The day after Christmas 2001, Sam Waksal, the chief executive of ImClone Systems, began selling off shares in the company after learning that the Food and Drug Administration had rejected its application for a key cancer drug. As it happens, Waksal’s broker, Peter Bacanovic, also served as Martha Stewart’s broker, and because she and Waksal were friends, she had ImClone in her stock portfolio. Bacanovic then called Stewart, gave her the news about the drug’s failure and, with her agreement, began selling her ImClone stock as well.
Perhaps you recall how this turned out? In 2002, Waksal pleaded guilty to securities fraud and related charges. He served the next six years of his life in prison. In 2004, Stewart and her co-defendant Bacanovic were found guilty after the most-highly publicized insider-trading trial since, well, maybe forever. Each was sentenced to five months in prison.
I’ve since gotten to know one of the parties involved: Waksal. He is, as he’s often described, a brilliant man in many ways. What happened in late 2001 was moment of panic; had he been thinking clearly he would surely have realized that when a CEO dumps his own company’s stock days before some bad news is released, it never ends well. The Securities and Exchange Commission has proved over and over again that it can suss out insider-trading violations that are far more complex — and hidden — that the ImClone case.
Which brings me to Wednesday’s insider-trading indictment, the one involving the New York Republican Representative Chris Collins. (Fun fact: He was the first sitting member of Congress to back Donald Trump for president.) Collins, a former Westinghouse Electric executive with an estimated net worth of $70 million, first attracted attention for his stock tips when it became known that he had tipped off Trump’s first secretary of health and human services, Tom Price, about Innate Immunotherapeutics Ltd., a tiny Australian company that Collins had invested in and served on the board.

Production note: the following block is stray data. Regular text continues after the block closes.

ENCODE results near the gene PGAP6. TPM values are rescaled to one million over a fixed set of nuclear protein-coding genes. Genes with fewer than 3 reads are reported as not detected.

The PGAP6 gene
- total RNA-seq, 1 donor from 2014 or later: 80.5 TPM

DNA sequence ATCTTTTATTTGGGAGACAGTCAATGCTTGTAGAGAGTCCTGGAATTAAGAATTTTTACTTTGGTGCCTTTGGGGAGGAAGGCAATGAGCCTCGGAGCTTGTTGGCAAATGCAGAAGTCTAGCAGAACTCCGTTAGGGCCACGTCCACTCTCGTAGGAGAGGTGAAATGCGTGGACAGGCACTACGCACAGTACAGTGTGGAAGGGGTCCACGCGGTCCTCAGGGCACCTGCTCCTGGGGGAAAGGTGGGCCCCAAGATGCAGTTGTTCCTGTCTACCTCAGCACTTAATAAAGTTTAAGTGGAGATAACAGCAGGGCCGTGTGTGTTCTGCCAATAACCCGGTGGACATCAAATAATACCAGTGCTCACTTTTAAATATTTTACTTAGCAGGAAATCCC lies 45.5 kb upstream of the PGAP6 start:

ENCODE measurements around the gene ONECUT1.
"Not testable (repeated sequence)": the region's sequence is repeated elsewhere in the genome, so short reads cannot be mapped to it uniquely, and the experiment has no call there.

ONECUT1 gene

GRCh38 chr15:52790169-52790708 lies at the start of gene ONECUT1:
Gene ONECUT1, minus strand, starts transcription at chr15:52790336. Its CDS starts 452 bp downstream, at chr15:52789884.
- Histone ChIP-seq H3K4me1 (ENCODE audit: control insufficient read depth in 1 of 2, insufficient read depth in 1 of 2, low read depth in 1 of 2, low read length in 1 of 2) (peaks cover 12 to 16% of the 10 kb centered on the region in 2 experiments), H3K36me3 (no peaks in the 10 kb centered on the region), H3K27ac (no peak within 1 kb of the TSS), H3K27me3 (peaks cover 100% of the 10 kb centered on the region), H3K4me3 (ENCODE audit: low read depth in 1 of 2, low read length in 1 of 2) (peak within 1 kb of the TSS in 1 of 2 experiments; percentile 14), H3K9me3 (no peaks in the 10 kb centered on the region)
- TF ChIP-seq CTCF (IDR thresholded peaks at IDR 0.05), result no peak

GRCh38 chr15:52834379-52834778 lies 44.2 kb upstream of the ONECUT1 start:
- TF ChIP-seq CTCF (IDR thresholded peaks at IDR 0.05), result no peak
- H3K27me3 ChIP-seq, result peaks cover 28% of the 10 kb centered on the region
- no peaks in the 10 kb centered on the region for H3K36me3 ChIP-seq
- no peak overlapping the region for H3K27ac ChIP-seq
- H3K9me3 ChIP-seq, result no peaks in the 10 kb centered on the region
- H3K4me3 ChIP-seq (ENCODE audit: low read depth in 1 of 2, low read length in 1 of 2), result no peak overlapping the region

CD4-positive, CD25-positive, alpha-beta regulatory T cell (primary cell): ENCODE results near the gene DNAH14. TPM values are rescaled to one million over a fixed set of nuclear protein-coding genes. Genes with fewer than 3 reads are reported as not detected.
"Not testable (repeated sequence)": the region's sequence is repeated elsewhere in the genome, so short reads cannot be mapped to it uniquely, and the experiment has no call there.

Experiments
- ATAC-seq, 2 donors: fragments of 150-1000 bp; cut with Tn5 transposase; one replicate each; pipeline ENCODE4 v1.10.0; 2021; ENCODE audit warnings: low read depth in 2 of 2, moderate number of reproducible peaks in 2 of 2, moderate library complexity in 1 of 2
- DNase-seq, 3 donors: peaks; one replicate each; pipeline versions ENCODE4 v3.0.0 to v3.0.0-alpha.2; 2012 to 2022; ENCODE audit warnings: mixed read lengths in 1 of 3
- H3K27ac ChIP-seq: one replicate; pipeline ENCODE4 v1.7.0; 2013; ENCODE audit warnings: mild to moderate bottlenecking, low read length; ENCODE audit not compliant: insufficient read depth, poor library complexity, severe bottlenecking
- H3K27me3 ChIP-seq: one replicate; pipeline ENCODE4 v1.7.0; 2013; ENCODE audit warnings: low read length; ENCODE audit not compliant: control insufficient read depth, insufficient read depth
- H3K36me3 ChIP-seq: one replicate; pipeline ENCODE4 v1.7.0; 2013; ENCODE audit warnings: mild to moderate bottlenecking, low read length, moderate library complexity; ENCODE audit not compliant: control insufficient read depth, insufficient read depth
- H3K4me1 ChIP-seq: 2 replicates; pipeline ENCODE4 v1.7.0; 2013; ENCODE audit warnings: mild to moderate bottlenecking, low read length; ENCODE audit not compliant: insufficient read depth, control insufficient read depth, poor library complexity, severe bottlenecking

Price was a congressman when he bought the stock in a private placement — at a discounted price of 18 cents a share. When his elevation to Trump’s cabinet forced him to unload the stock, he made an absolute killing. It had risen to $1.77 — in no small part because of the news that several important congressmen owned it. This all transpired in 2015 and 2016, and while it was a sleazy bit of business, it probably wasn’t illegal, as I noted in a column last year.
According to Wednesday’s indictment, Innate Immunotherapeutics had everything riding on one drug — just like ImClone in 2001. The drug was in clinical trials. About six weeks ago, the trial was officially declared a failure — just like ImClone! Thus ensued a three-day window between the time the board (including Collins) heard the news and the time the news became public.
And what happened during those three days? Collins’ son Cameron sold $1.3 million shares, after being tipped off by his father, according to the indictment. Then Cameron Collins gave the information to his future father-in-law, Stephen Zarsky. Cameron Collins also told his fiancée and his future mother-in-law. They had all originally bought the stock on Cameron’s say-so, and now they all dumped the stock on his say-so. The indictment says that in all, they saved $768,000 in losses. (That’s going to be some wedding, don’t you think?) They are also said to have lied when questioned by investigators.
How Collins and company thought they were going to get away with this is beyond me. One of the reasons prosecutors bring celebrities like Martha Stewart to trial is to serve as an object lesson, so others can see what happens when you get caught. The bad guys, for their part, know that they have to be very clever to pull off an insider-trading scheme — and even then they don’t get away with it most of the time.
Chris Collins is 68, which means he would have been 54 when Stewart went on trial. My guess is that Zarsky is more or less the same age. Yet these trades executed in the immediate aftermath of a drug’s rejection could not have been more bone-headed. They were as simple-minded, as panicked and as easy to track down, as Waksal’s and Stewart’s 17 years ago. You have to ask yourself: What were they thinking?
If Collins and the others wind up in prison it will be for breaking the insider-trading laws. But that’s only because stupidity itself is not against the law.
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